Share and share alike
There’s no getting away from the fact, a “grey fleet” – either pool cars used occasionally or personal vehicles used for business travel – can influence the bottom-line figure on any balance sheet.
Even the newest of these cars, regardless how often they’re driven, incur hefty annual fixed costs. And these expenses – tax, insurance, breakdown cover, maintenance and depreciation – rarely correlate to the amount of use. Plus, where an employee drives their own car, there are underlining issues such as roadworthiness and whether the driver’s insurance is covered for business use.
Ridding a company of the expense of a grey fleet is one thing; replacing it with something as convenient, and less costly, is another. One way to do this is to look at the virtues of joining a car club.
Ever since a trail scheme began in Edinburgh in 1999, car clubs have been steadily growing in popularity and can now be found throughout the UK.
In essence, a car club provides its members with access to a variety of cars and vans on a pay-as-you-drive basis, 24-hours a-day, 365 days a-year. ‘Our research has shown that a grey fleet vehicle, which is driven less than 8000 miles per annum, can, if you add up all of its associated annual expenses – tax, MOT, fuel, servicing, repairs and depreciation – cost a company up £3,500 a year,’ says Chas Ball, chief executive of Carplus, a registered charity established in 2000 to support the development of car clubs and ride-sharing schemes. ‘It’s all about convenience and costs,’ continues Ball, ‘We have played an active role in the introduction and growth of the car club sector in the UK. From a handful of community-led car clubs there are now over 160,000 members with access to over 3000 vehicles in locations across England, Scotland and Wales. And, the advancements in smart phone technology has meant the entire booking process is easier than ever before.’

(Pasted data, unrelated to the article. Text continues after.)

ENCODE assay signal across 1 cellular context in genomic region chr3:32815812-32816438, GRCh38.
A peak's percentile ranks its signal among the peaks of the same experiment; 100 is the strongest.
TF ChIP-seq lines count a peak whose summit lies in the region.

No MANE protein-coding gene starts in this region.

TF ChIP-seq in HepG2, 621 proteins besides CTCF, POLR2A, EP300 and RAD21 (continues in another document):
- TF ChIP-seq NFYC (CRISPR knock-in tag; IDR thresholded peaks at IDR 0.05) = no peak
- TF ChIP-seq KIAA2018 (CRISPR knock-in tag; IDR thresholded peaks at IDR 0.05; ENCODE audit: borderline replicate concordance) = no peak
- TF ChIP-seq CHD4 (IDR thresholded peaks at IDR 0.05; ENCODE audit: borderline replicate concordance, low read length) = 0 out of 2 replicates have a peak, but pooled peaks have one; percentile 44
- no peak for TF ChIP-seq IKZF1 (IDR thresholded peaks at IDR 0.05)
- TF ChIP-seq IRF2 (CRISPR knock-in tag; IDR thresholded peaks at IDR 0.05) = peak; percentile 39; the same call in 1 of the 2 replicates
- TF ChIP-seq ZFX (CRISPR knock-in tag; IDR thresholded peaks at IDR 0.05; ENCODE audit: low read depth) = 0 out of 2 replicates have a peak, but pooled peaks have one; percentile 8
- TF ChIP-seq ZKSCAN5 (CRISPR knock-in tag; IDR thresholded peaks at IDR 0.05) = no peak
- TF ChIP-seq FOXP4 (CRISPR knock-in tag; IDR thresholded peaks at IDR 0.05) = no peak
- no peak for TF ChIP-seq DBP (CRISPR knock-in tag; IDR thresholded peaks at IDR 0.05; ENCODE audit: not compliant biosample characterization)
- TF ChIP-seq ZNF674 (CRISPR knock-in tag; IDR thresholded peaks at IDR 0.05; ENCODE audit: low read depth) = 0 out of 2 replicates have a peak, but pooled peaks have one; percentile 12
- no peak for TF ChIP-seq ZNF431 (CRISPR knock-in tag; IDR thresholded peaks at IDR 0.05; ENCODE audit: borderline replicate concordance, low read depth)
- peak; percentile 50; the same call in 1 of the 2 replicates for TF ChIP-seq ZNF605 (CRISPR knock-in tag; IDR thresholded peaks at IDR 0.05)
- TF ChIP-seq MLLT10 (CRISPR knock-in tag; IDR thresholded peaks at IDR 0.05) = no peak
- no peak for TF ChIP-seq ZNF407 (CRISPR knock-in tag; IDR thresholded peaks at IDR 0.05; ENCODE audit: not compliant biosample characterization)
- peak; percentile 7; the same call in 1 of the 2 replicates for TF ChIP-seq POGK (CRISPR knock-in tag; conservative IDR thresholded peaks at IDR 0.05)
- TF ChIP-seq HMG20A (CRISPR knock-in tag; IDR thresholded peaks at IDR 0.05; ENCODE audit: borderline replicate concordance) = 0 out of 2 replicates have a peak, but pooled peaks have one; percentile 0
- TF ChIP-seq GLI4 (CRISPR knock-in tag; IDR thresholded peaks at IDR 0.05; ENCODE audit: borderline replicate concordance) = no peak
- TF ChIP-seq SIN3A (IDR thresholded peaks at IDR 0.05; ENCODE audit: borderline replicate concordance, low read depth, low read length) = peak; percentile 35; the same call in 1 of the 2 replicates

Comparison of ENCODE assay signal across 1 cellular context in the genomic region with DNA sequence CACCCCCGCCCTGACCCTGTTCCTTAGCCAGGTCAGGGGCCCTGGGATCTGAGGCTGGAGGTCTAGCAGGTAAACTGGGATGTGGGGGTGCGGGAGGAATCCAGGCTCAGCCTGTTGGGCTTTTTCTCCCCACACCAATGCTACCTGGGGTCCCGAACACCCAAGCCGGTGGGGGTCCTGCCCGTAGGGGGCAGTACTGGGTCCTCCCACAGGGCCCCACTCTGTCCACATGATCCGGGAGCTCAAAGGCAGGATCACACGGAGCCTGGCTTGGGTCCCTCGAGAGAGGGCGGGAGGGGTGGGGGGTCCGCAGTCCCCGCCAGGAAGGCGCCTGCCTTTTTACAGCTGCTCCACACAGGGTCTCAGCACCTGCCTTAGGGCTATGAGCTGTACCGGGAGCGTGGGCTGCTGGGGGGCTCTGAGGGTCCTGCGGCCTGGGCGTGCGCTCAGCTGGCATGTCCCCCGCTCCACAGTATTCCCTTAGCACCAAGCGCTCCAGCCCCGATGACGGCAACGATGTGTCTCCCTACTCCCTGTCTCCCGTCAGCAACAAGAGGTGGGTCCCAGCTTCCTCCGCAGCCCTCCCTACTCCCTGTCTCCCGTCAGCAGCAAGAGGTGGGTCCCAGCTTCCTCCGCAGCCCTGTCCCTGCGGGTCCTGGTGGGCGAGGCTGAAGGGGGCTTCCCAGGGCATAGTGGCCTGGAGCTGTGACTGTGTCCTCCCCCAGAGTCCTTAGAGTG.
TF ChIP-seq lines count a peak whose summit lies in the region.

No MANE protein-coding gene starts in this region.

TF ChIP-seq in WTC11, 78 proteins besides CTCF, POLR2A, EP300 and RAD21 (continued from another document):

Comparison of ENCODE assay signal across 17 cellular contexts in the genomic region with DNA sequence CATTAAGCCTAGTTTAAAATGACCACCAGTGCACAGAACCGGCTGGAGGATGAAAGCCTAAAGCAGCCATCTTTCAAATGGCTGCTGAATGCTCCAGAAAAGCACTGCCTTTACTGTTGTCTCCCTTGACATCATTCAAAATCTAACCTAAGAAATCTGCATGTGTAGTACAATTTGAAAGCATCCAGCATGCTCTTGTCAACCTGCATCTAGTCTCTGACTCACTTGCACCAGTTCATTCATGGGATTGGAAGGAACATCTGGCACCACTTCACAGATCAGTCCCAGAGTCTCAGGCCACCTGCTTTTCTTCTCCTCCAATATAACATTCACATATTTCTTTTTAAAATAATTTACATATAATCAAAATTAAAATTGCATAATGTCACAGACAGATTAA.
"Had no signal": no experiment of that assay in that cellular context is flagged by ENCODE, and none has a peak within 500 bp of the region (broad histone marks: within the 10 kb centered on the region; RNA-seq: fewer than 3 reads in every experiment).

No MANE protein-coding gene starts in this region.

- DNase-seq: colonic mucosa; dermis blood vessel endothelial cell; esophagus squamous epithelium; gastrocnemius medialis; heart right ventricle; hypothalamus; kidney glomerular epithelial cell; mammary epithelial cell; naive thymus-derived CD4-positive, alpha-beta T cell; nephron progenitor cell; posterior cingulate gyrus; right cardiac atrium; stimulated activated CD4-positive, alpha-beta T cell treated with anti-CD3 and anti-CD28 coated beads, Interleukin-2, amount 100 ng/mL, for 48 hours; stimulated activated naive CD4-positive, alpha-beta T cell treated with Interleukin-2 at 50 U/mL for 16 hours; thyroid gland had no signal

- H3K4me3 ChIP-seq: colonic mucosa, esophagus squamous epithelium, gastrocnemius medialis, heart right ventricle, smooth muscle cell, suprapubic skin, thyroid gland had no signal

Without the involvement and endorsement of local councils, any type of car sharing scheme would probably have not found the same take-up rate as they currently experience. The need to reduce heavily congested inner-city roads and rising levels of carbon emissions, has led to many councils entering into successful partnership agreements with car clubs (surveys suggests that each club car removes 24 privately owned cars off the road, and they emit 33% less CO2 than those they replace – in order to qualify for government support, operators of car club schemes are required to use new cars known for high economy and low emissions. With town planners specifically allocating “on-road” parking bays, club car vehicles are now a commonplace sight, many of which are sited in suburban neighbourhoods, away from town centres, for ease of use and accessibility.
Recently, Bolloré, the French company behind the Autolib car hire scheme in Paris, announced they are to provide 3,000 electric rental cars in London under a car sharing scheme.
Drivers will be able to hire the Blue-cars, dubbed the “Boris cars”, and drop them off at any one of thousands of charging points in the Source London system – a city wide electric vehicle charging network. Rental is expected to cost around £5 for a half-hour journey with a £5 per month membership. The first 100 vehicles, which will each have a range of around 150 miles, will be on the streets in March 2015. In addition to the cars, Bolloré are to add thousands more charging points, having won the contract from Transport for London (TfL) to upgrade and extend the electric charg- ing network.
Anyone between the ages of 18 and 75 can apply for membership from one of the main UK car clubs (age restrictions may vary). They must hold a full valid driving licence, held for at least 12 months, and declare any endorsements or convictions, along with insurance claims history at the time of application.
Once accepted as a member, vehicles can be booked by the hour (or half hour) either by telephone or online – the notice required can be as little as a few minutes, or up to 12 months in advance. If the required vehicle is avail- able, then the booking time is confirmed by the call centre (if booking by phone), or by text and/or email and then the vehicle is reserved.